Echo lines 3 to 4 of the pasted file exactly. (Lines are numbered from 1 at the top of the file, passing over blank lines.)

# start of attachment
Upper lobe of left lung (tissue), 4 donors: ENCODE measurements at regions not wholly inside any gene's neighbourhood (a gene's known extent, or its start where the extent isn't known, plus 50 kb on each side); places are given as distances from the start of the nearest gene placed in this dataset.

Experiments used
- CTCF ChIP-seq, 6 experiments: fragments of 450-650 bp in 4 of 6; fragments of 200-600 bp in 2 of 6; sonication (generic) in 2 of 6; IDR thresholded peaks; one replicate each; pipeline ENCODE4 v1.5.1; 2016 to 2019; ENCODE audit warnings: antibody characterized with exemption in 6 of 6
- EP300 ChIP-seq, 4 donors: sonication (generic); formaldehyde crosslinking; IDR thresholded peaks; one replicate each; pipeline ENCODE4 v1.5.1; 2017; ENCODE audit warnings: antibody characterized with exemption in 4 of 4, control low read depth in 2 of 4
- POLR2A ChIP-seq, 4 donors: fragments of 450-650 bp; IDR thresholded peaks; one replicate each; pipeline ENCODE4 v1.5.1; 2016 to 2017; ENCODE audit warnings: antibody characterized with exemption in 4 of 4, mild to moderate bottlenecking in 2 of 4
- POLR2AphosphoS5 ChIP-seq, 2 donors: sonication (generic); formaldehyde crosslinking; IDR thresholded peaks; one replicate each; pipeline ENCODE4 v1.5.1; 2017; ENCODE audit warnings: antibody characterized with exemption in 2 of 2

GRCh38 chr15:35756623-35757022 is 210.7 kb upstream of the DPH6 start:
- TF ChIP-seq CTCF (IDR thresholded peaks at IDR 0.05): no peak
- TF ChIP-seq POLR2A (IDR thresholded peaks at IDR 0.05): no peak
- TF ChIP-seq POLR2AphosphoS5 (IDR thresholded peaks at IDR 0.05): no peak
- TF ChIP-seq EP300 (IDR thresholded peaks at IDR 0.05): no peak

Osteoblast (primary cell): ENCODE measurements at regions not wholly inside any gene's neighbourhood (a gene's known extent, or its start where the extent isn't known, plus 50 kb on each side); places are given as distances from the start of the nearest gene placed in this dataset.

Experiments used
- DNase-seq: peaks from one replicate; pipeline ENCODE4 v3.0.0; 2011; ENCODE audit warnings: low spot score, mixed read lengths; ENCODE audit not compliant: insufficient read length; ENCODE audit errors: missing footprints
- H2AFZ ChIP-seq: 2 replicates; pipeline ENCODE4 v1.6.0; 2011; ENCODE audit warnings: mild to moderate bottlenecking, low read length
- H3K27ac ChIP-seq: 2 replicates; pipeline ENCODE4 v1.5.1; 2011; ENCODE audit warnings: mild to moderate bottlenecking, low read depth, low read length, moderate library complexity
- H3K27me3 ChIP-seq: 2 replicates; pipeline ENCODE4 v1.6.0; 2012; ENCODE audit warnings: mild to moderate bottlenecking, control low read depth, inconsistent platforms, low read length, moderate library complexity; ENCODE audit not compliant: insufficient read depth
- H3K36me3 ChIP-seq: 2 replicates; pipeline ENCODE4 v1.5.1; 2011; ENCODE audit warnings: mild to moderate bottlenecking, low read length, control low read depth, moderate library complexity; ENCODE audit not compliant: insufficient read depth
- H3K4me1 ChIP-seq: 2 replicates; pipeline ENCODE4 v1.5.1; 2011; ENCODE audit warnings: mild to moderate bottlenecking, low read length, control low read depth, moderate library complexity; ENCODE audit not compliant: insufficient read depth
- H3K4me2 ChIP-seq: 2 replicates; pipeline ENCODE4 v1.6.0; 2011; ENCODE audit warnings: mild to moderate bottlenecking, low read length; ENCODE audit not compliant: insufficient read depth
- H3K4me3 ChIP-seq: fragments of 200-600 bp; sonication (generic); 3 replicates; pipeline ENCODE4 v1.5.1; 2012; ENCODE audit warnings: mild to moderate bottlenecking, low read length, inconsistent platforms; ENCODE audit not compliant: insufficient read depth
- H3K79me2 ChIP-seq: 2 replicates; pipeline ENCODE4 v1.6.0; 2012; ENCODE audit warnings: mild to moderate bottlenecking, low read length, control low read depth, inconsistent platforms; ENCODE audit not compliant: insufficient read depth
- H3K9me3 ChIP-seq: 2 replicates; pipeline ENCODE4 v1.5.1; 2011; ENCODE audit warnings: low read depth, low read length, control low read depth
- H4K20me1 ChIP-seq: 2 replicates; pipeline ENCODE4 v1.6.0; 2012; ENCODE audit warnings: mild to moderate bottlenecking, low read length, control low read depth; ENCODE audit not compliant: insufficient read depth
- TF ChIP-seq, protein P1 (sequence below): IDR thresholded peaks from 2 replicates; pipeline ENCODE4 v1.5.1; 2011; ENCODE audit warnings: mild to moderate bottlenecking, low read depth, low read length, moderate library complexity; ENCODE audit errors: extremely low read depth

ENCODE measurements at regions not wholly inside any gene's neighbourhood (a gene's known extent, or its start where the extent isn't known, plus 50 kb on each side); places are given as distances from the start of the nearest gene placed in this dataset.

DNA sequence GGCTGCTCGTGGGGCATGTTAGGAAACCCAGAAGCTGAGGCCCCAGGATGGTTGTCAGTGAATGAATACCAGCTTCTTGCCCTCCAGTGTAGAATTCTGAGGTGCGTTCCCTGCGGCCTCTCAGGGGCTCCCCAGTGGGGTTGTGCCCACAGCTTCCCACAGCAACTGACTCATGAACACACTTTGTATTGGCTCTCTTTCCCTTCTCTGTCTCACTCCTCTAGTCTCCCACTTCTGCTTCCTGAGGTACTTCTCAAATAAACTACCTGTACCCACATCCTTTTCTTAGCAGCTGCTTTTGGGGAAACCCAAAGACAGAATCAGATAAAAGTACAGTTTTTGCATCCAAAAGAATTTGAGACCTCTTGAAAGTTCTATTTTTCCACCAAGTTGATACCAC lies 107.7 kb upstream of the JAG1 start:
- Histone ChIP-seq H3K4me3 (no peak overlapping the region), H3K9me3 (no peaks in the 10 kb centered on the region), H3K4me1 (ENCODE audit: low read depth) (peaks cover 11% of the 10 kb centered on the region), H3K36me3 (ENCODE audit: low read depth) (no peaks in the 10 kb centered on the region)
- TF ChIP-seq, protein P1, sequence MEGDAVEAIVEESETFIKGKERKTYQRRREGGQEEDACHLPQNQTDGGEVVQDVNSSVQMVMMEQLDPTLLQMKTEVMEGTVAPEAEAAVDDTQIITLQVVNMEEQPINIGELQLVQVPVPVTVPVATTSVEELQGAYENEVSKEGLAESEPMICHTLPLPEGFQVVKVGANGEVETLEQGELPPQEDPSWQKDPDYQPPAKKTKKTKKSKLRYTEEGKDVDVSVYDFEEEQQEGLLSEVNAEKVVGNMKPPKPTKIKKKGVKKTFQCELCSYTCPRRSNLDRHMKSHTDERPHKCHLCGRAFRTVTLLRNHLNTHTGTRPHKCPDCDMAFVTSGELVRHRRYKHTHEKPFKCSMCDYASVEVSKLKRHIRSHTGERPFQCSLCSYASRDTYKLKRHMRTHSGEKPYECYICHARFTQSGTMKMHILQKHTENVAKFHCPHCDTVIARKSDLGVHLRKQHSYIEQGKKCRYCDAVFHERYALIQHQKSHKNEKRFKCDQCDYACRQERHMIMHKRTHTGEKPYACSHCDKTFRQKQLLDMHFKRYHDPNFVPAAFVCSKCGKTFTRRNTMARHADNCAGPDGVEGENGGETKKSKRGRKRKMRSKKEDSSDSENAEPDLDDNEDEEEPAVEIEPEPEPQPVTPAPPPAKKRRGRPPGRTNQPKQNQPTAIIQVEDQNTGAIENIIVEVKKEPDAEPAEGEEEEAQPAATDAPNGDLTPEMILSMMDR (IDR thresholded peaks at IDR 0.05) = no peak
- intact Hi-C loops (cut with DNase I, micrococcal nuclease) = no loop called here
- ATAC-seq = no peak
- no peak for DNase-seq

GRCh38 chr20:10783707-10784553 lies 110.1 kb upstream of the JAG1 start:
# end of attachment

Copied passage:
- CTCF ChIP-seq, 6 experiments: fragments of 450-650 bp in 4 of 6; fragments of 200-600 bp in 2 of 6; sonication (generic) in 2 of 6; IDR thresholded peaks; one replicate each; pipeline ENCODE4 v1.5.1; 2016 to 2019; ENCODE audit warnings: antibody characterized with exemption in 6 of 6
- EP300 ChIP-seq, 4 donors: sonication (generic); formaldehyde crosslinking; IDR thresholded peaks; one replicate each; pipeline ENCODE4 v1.5.1; 2017; ENCODE audit warnings: antibody characterized with exemption in 4 of 4, control low read depth in 2 of 4